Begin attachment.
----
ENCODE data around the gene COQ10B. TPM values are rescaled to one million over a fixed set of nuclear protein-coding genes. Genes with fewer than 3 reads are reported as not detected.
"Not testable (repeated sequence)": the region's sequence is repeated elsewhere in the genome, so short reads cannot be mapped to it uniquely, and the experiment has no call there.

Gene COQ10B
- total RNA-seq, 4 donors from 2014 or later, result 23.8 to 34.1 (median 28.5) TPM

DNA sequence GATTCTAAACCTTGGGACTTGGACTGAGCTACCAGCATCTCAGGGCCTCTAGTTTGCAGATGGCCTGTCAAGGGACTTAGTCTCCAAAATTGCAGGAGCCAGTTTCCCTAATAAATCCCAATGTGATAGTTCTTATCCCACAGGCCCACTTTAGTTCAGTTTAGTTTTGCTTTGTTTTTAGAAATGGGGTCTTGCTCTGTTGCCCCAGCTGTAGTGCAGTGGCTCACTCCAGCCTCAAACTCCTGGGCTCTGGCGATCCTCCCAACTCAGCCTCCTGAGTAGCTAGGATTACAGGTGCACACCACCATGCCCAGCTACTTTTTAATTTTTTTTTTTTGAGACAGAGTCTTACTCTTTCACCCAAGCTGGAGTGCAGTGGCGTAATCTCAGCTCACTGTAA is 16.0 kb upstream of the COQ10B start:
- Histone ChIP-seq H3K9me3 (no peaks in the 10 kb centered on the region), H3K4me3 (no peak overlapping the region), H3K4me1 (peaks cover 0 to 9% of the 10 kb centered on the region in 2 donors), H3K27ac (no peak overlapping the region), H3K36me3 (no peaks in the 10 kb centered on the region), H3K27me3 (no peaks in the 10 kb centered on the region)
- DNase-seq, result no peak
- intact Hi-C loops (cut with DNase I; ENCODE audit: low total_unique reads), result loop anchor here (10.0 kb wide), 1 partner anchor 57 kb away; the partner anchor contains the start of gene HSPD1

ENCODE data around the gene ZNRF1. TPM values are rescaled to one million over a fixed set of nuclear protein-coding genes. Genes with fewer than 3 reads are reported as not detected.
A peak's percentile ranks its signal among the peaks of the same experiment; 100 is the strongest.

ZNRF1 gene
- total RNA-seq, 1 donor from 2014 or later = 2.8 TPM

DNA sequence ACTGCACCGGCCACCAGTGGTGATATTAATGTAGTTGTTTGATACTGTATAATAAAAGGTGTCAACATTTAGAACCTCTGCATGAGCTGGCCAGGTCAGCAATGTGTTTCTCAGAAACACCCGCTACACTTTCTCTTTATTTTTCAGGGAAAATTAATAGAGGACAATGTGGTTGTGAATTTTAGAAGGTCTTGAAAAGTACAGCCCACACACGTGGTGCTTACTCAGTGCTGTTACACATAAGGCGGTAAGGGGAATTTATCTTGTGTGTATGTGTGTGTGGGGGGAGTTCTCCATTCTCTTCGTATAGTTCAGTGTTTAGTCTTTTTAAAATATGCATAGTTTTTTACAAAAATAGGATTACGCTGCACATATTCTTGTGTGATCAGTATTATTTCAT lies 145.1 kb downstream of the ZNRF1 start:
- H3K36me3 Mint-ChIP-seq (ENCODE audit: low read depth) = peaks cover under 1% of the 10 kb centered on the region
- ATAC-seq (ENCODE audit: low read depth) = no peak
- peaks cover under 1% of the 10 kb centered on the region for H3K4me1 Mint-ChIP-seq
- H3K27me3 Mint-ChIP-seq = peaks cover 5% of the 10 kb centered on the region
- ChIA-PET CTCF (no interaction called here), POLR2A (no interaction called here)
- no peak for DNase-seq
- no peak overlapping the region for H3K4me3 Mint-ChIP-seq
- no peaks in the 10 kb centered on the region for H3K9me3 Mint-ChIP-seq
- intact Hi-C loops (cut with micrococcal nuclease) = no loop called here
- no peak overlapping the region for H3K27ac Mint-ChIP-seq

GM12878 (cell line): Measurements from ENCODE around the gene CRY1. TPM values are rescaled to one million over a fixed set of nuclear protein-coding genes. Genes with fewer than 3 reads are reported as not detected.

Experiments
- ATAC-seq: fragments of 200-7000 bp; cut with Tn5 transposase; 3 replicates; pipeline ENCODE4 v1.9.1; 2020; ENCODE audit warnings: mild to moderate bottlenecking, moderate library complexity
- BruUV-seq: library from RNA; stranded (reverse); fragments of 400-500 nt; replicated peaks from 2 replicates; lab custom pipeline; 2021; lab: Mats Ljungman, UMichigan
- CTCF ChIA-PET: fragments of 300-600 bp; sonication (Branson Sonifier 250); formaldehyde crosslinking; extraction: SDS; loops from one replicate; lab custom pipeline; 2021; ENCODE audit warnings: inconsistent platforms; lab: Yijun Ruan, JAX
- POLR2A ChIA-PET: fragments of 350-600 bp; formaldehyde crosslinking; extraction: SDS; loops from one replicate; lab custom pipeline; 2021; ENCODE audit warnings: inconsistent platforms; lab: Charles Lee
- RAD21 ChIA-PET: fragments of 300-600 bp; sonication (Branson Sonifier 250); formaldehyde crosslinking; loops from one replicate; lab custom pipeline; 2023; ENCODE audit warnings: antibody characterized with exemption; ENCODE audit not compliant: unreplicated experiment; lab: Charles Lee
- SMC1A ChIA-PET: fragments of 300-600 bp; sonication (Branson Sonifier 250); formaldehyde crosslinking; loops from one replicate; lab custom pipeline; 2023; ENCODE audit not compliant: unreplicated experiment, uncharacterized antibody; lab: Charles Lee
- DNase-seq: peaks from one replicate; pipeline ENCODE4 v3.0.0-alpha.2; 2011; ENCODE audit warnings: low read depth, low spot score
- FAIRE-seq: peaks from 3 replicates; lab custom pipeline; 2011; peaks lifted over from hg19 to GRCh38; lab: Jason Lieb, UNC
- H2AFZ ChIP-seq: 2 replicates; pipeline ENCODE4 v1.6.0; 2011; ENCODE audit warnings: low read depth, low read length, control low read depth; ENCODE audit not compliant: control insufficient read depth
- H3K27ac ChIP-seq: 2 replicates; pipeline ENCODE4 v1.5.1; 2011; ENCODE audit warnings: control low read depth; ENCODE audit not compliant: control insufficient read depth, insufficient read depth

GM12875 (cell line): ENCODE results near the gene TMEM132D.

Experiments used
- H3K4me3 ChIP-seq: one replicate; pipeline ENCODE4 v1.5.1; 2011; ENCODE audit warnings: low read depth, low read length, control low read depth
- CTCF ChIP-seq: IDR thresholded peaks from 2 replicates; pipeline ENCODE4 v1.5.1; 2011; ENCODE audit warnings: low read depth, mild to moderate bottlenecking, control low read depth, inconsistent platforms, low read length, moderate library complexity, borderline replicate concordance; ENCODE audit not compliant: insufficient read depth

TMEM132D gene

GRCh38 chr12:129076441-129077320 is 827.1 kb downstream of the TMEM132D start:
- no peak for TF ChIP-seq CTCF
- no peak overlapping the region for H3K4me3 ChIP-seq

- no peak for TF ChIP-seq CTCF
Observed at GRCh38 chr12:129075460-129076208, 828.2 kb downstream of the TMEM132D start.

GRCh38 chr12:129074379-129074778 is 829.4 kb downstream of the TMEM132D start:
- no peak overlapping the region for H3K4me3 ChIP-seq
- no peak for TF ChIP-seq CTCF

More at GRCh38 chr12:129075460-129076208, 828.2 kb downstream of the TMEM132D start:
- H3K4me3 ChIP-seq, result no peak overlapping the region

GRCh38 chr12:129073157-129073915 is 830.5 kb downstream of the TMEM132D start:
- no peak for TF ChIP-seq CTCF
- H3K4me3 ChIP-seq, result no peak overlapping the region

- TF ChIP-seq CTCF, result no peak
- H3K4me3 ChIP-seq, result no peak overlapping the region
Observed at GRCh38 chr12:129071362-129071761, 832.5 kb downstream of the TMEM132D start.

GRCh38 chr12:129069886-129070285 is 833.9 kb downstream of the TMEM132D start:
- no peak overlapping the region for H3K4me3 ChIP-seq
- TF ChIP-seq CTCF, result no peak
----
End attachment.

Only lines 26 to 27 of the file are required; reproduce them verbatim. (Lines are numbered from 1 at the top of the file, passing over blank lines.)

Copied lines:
- ATAC-seq: fragments of 200-7000 bp; cut with Tn5 transposase; 3 replicates; pipeline ENCODE4 v1.9.1; 2020; ENCODE audit warnings: mild to moderate bottlenecking, moderate library complexity
- BruUV-seq: library from RNA; stranded (reverse); fragments of 400-500 nt; replicated peaks from 2 replicates; lab custom pipeline; 2021; lab: Mats Ljungman, UMichigan